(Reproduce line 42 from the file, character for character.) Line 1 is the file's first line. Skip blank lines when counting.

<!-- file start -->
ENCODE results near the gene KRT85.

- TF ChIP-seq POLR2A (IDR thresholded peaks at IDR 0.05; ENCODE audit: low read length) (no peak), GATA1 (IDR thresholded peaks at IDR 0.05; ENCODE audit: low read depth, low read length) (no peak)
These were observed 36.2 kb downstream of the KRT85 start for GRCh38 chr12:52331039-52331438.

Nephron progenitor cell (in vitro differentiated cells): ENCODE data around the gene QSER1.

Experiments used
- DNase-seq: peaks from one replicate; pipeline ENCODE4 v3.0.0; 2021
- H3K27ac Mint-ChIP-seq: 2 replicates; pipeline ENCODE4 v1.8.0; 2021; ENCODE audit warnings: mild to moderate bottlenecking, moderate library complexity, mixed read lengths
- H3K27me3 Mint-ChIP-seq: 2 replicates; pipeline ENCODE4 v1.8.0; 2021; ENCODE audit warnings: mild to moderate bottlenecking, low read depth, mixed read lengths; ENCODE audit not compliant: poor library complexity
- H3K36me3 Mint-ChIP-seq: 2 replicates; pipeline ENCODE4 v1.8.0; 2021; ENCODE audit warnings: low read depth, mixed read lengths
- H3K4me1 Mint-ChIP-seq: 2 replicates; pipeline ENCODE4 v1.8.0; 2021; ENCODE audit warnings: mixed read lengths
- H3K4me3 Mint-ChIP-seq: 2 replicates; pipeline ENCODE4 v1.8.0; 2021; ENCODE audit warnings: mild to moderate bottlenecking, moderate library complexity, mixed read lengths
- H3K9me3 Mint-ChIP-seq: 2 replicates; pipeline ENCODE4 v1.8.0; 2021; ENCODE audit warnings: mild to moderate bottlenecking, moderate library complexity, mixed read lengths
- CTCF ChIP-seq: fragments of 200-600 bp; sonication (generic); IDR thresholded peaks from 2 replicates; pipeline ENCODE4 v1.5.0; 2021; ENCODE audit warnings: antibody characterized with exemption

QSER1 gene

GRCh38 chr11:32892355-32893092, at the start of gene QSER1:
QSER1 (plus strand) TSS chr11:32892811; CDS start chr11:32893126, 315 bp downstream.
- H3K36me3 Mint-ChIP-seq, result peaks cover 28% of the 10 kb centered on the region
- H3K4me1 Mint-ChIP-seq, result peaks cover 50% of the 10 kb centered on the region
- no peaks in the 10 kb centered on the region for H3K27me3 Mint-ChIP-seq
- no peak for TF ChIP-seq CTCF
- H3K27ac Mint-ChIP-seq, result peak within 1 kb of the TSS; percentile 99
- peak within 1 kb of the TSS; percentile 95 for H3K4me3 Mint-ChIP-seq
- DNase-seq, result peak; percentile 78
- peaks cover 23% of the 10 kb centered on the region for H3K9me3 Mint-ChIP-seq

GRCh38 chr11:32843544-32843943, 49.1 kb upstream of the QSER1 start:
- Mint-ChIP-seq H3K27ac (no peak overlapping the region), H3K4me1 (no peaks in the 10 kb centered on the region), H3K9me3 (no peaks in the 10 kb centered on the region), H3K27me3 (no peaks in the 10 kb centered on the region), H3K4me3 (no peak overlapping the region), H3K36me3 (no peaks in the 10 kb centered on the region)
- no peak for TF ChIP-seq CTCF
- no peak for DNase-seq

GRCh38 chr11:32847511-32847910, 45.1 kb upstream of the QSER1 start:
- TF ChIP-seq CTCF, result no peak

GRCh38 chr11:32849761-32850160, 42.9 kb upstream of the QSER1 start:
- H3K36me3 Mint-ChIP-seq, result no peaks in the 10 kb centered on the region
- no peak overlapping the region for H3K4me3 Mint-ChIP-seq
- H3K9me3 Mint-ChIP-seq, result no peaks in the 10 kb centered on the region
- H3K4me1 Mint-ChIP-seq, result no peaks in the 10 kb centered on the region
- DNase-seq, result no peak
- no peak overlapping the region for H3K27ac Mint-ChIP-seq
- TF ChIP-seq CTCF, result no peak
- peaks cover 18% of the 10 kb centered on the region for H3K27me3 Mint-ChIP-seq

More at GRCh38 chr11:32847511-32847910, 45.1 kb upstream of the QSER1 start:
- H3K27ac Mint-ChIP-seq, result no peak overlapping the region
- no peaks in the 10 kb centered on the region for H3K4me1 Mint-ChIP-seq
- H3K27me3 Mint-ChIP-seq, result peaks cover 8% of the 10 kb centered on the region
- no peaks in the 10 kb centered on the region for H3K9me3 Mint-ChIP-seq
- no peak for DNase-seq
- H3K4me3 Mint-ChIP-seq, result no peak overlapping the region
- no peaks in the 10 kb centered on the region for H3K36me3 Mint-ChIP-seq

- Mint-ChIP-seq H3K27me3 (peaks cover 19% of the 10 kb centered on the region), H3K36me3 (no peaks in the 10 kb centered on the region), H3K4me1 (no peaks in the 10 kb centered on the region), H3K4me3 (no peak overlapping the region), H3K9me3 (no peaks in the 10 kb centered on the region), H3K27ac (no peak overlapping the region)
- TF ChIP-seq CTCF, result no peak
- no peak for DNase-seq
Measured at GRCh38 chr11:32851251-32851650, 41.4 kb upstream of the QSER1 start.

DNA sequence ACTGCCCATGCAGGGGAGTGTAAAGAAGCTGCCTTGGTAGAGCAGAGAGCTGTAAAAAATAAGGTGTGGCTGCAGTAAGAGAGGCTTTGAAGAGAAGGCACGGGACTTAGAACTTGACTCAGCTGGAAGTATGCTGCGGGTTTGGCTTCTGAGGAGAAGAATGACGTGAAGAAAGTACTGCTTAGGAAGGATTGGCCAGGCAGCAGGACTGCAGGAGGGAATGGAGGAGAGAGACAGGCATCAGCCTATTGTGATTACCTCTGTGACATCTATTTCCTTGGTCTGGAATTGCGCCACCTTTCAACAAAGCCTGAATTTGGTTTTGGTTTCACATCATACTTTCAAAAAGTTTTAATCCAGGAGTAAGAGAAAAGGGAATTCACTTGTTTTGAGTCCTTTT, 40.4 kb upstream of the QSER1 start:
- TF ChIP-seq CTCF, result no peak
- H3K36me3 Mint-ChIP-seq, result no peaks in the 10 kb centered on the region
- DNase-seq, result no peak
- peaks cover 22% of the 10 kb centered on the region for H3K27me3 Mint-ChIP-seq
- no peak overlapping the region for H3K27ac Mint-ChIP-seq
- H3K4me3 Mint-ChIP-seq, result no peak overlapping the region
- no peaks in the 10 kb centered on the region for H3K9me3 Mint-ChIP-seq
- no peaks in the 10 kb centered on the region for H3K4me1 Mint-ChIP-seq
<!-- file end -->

- no peaks in the 10 kb centered on the region for H3K4me1 Mint-ChIP-seq